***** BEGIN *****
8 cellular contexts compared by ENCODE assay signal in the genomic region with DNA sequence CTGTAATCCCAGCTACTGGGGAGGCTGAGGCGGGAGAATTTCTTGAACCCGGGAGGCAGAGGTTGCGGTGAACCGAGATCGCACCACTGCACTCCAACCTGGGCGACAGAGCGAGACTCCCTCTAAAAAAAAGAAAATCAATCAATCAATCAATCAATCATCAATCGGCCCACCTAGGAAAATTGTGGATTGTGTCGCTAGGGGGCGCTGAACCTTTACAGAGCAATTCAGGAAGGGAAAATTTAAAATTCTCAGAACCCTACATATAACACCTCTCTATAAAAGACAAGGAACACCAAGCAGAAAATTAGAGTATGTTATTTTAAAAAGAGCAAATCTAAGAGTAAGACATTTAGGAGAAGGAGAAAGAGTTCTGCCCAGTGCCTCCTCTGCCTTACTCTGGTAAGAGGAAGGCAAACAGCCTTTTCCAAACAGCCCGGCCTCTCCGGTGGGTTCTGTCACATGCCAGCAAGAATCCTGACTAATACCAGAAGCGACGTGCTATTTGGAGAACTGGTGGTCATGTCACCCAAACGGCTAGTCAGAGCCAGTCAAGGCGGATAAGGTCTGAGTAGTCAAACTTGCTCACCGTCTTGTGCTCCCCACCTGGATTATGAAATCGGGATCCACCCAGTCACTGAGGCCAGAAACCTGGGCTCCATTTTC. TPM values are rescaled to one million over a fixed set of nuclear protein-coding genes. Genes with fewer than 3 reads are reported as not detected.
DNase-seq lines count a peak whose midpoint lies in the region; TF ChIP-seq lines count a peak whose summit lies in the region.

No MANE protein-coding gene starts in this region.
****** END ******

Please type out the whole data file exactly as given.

8 cellular contexts compared by ENCODE assay signal in the genomic region with DNA sequence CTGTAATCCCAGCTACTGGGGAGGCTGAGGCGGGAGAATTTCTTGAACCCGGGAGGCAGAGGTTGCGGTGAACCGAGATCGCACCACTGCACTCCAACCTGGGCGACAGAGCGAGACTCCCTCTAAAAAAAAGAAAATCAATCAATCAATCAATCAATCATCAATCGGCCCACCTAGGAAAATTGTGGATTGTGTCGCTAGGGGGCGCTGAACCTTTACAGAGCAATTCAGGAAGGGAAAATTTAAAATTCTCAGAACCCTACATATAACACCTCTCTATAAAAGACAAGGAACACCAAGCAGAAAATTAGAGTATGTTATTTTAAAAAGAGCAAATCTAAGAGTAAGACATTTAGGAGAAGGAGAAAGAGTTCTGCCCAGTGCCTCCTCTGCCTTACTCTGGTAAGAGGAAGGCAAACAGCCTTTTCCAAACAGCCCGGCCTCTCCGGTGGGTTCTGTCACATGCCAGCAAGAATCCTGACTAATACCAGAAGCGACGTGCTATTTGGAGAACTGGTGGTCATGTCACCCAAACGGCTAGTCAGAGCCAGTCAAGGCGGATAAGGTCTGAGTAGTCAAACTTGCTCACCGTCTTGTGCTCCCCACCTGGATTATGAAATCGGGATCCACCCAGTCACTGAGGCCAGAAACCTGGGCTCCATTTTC. TPM values are rescaled to one million over a fixed set of nuclear protein-coding genes. Genes with fewer than 3 reads are reported as not detected.
DNase-seq lines count a peak whose midpoint lies in the region; TF ChIP-seq lines count a peak whose summit lies in the region.

No MANE protein-coding gene starts in this region.